Vestibular migraine: What symptoms do you experience?

Posted by klhe @klhe, Aug 12, 2018

good day members,

Johns Hopkins diagnosed me with vestibular migraine a little over one year ago. Prior to that no one knew what I had and I saw ENTs, neurologists, and many other Dr.s. MRI of close to two years ago shows all is normal. However, despite a respite of feeling almost normal for three months while taking a new medication (Effexor extended release at 75mg.) all of my symptoms came back full force for what I call episodes, at least once a week, and lasting up to three 3 days in bed. My symptoms for the last two years have been: popping ears, nausea, vertigo at the beginning which seems to have gone away and been replaced by dizziness and light headedness, tingling all over head, severe headaches, weakness to almost numbness in my arms, and severe fatigue. I can feel like a pressure in my head at times. I have not lost cognitive functions: that only occurred when I took Topiamate. My internist wants me to see a specialist at the Mayo Clinic, but I wonder if anyone else has experienced what my Hopkins Dr. calls very atypical VM symptoms?

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Thank you ans! You made it very clear 🙂
I am now wondering how "myofascial release" can impact vestibular migraines and what is the connection between the 2.
This therapy can help migraines?
Any further thoughts on this appreciated from anyone!


I agree with @ans that finding a PT with expertise in vertigo has been the most useful for me, and my mother, and my daughter.

Vestibular migraine seems like a catch all to me. If it is indeed coming from the brain, then that would be neurology. But a PT can eliminate other sources.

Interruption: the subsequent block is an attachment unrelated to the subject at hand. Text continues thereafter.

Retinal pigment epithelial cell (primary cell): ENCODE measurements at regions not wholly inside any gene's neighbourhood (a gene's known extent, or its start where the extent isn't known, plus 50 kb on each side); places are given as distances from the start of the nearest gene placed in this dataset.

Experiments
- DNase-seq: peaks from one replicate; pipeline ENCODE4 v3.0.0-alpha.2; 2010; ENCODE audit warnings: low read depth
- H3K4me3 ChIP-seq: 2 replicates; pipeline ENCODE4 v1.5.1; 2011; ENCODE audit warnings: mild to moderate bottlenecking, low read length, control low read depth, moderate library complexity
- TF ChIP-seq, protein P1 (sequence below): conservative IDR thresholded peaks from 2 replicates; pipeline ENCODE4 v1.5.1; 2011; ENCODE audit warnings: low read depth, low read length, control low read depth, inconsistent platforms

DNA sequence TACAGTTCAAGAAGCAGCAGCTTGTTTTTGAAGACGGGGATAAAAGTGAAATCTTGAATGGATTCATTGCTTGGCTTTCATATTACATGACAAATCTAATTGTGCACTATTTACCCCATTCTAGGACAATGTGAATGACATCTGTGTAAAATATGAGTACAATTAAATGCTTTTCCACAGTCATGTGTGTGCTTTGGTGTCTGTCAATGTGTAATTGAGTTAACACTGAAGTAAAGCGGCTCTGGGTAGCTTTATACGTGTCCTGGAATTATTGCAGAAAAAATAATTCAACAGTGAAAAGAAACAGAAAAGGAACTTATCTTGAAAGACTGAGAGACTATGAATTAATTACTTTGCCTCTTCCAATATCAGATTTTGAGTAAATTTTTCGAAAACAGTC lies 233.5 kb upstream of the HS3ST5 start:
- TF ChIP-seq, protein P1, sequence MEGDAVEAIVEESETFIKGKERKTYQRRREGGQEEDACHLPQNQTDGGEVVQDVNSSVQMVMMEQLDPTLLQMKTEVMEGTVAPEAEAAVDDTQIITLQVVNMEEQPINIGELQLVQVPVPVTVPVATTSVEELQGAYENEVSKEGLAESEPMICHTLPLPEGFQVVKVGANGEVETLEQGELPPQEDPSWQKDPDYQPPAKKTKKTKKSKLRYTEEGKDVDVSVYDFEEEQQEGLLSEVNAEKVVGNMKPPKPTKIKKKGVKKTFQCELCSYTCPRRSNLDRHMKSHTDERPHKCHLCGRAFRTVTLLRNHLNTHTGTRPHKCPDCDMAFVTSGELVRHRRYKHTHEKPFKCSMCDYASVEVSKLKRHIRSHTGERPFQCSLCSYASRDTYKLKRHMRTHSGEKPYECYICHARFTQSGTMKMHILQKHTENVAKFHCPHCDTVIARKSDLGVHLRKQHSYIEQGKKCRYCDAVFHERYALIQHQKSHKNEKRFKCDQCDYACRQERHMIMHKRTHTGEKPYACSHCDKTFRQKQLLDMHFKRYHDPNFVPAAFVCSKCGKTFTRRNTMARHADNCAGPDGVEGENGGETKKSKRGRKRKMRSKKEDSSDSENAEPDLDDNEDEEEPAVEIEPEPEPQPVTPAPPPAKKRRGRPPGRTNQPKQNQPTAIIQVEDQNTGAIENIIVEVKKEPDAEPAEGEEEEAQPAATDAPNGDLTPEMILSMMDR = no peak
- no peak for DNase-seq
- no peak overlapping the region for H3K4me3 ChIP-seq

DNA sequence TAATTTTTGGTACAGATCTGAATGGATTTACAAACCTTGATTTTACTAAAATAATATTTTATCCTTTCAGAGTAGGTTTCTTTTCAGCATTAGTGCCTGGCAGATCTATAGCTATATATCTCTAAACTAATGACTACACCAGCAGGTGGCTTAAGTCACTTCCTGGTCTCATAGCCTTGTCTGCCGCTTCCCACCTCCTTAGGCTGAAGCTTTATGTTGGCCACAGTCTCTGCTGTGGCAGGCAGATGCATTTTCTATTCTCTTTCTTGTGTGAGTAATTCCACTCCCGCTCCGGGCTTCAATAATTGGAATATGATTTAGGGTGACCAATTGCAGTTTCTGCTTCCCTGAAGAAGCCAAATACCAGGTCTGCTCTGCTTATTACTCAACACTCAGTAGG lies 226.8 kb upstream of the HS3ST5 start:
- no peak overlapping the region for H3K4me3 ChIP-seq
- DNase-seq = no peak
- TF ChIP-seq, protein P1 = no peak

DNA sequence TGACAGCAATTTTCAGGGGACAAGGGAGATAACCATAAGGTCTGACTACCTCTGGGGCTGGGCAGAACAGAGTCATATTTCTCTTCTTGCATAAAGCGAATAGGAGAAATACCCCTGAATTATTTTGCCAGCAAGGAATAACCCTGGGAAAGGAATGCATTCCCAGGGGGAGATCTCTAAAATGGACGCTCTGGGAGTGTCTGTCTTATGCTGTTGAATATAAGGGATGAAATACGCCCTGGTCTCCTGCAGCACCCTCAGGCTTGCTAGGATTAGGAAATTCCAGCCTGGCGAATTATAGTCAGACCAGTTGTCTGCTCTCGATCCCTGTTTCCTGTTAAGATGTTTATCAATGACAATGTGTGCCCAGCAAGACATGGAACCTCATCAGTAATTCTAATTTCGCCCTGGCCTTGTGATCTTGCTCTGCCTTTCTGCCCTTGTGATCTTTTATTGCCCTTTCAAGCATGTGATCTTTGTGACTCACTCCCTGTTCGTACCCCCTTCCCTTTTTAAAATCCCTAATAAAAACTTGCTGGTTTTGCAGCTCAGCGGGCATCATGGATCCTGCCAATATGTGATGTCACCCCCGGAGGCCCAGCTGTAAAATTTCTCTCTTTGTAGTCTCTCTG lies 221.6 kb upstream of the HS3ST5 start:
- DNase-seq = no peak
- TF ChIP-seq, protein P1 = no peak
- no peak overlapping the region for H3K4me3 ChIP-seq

There are several meds that can be tried. Topamax wasn't helpful for us.


Jennifer, can you please tell me what is a "MFR therapist"? I have no idea what even MFR means.
I had a concussion in 2019 & a thunderclap headache in 2020 which opened up the very ugly can of migraines for me. I might now be going down the "vestibular" road with my migraines. As you know, this condition can certainly change into many "types".
Any information appreciated! Thank you kindly.

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@briarrose MFR is myofascial release which is a specialized type of physical therapy to stretch tight fascia. You probably have seen fascia when skinning a raw chicken an it's the cobweb like tissue. It permeates everything in our bodies and can become damaged or restricted which prevents normal movement. These experts are trained in the John Barnes methods as he is the one who created this therapy. I have done a lot of this MFR and it has helped me a lot. You can learn more about it in this discussion. The beginning pages have lots of links to information and videos.


Thank you kindly Jennifer 🙂

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